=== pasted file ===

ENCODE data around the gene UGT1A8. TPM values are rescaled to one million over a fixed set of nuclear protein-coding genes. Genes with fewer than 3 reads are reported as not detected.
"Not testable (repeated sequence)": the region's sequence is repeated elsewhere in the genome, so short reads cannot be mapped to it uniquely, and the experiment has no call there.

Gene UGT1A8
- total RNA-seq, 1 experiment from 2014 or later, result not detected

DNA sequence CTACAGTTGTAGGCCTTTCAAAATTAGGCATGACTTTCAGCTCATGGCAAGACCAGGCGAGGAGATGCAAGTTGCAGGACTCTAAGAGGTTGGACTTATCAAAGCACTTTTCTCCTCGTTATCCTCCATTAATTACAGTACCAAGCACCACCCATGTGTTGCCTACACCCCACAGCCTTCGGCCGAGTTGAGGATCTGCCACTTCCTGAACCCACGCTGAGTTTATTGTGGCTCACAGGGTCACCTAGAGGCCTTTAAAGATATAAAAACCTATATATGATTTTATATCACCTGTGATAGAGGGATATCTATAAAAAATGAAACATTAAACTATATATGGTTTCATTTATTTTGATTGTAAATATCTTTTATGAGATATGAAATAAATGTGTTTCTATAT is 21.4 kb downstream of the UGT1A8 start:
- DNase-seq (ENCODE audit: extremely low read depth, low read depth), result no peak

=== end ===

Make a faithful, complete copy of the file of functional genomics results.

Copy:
ENCODE data around the gene UGT1A8. TPM values are rescaled to one million over a fixed set of nuclear protein-coding genes. Genes with fewer than 3 reads are reported as not detected.
"Not testable (repeated sequence)": the region's sequence is repeated elsewhere in the genome, so short reads cannot be mapped to it uniquely, and the experiment has no call there.

Gene UGT1A8
- total RNA-seq, 1 experiment from 2014 or later, result not detected

DNA sequence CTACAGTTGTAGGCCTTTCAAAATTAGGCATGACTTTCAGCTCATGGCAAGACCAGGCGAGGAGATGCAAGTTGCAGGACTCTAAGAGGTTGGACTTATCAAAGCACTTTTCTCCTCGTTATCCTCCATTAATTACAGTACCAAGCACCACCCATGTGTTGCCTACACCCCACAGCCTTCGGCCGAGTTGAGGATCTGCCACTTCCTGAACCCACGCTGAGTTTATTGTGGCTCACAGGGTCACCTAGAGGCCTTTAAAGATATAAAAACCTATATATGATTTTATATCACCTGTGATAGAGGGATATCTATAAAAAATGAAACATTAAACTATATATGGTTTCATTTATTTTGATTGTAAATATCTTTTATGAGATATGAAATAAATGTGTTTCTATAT is 21.4 kb downstream of the UGT1A8 start:
- DNase-seq (ENCODE audit: extremely low read depth, low read depth), result no peak